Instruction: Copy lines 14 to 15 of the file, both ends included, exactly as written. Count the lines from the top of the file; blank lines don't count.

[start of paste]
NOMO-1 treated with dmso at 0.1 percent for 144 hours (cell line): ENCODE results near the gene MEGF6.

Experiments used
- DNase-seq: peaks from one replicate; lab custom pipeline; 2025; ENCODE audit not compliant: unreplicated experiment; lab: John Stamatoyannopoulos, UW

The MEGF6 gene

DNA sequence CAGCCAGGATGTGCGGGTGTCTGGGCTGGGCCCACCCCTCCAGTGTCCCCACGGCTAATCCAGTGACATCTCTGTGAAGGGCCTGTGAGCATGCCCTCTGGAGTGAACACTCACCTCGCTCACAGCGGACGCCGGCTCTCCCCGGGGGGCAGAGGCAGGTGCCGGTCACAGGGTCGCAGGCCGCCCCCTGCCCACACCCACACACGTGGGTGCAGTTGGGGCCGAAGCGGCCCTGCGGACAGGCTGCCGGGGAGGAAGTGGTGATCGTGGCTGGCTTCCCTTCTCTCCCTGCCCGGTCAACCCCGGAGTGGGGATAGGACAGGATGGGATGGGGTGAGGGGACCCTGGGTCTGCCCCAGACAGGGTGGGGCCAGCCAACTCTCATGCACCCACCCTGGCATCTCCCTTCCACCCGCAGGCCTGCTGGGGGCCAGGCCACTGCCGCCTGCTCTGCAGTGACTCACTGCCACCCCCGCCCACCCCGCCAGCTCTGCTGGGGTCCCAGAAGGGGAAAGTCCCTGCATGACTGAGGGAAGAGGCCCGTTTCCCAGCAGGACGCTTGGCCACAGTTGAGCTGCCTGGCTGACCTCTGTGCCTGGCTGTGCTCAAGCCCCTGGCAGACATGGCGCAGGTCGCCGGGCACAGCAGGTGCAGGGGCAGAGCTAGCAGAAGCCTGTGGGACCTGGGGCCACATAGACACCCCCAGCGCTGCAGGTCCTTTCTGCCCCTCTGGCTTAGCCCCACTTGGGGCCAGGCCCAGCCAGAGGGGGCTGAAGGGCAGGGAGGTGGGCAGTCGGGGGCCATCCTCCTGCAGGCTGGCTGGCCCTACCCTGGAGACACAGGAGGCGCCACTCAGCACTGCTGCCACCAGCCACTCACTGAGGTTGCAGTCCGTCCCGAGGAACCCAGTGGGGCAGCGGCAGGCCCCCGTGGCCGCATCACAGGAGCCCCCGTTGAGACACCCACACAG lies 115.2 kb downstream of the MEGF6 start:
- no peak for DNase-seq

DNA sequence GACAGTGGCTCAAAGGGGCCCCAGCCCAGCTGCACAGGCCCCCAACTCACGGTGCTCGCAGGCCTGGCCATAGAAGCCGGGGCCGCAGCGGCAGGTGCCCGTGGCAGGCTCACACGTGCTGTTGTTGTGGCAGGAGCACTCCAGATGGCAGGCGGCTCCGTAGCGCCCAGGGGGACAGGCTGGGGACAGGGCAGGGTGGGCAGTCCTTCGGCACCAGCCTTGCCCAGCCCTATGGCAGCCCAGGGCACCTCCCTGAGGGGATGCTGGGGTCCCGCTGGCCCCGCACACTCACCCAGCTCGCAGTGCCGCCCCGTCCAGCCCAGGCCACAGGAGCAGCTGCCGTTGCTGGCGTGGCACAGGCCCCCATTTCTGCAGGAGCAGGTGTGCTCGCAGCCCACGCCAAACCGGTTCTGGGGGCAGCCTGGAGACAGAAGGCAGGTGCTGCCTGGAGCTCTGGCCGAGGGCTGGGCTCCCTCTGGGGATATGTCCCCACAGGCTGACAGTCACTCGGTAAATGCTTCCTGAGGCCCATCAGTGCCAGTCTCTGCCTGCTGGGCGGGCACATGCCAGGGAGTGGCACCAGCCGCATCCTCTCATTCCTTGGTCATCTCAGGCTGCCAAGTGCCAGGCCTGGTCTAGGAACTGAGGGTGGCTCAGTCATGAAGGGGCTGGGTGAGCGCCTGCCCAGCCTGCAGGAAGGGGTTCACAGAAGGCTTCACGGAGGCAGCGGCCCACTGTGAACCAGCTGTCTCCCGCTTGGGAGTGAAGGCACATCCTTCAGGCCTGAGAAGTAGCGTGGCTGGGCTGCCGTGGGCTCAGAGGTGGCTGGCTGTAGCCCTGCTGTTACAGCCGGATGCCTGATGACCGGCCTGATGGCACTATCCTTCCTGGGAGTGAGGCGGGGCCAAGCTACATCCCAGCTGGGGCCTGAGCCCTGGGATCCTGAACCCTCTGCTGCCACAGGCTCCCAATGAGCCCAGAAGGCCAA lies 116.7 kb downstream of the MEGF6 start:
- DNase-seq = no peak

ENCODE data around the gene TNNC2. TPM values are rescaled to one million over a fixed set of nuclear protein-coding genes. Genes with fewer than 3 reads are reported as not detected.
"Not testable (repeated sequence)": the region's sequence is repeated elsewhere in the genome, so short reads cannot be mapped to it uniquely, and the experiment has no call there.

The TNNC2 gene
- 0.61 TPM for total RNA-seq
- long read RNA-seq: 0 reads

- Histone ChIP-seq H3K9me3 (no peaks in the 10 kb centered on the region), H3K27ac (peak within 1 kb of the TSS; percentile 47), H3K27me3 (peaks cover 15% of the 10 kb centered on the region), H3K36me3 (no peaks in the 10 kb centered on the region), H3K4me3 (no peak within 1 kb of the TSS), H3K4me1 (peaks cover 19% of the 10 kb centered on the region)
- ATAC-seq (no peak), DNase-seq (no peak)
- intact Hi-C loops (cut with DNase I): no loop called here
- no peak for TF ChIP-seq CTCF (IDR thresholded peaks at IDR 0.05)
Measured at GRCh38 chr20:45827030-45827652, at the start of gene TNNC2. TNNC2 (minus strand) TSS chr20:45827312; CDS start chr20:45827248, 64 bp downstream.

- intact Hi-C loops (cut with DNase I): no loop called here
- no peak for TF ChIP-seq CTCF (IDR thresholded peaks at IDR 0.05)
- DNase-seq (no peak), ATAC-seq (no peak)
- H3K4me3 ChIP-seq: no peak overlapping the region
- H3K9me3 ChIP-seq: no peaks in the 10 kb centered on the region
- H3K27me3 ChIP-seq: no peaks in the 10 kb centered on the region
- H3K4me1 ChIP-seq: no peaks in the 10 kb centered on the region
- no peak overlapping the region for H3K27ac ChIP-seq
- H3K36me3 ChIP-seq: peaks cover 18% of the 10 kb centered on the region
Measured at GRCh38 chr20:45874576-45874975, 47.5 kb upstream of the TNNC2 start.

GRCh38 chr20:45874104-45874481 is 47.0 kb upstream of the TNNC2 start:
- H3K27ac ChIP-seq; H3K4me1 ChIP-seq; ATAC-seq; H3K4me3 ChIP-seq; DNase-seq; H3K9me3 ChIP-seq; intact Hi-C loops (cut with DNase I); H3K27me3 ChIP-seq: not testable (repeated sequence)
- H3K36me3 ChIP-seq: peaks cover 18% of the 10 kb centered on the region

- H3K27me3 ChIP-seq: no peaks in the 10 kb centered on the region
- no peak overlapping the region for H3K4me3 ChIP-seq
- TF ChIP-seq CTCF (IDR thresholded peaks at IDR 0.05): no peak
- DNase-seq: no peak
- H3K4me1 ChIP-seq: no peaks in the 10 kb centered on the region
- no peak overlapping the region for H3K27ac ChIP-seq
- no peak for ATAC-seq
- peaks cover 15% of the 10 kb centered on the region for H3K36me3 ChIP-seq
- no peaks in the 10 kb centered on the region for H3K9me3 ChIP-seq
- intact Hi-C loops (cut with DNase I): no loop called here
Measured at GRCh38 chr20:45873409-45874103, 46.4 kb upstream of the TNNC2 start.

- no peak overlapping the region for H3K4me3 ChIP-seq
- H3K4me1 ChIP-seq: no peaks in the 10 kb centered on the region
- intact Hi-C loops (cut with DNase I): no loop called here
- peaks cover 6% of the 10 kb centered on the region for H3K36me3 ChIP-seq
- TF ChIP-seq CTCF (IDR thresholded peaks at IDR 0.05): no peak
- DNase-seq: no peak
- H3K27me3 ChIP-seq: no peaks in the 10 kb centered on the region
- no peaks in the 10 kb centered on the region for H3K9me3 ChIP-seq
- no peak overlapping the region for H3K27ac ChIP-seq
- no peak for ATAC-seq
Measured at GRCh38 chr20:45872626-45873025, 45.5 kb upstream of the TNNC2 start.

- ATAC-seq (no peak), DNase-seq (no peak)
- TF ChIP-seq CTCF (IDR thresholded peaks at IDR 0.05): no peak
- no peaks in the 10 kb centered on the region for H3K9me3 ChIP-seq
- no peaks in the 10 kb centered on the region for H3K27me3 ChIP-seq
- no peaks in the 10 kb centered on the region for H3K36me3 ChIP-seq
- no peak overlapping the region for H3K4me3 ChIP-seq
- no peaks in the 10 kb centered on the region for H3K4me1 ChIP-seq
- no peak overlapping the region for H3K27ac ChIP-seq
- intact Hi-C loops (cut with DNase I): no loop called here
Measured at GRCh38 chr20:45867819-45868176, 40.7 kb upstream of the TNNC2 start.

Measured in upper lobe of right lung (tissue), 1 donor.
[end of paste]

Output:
- Histone ChIP-seq H3K9me3 (no peaks in the 10 kb centered on the region), H3K27ac (peak within 1 kb of the TSS; percentile 47), H3K27me3 (peaks cover 15% of the 10 kb centered on the region), H3K36me3 (no peaks in the 10 kb centered on the region), H3K4me3 (no peak within 1 kb of the TSS), H3K4me1 (peaks cover 19% of the 10 kb centered on the region)
- ATAC-seq (no peak), DNase-seq (no peak)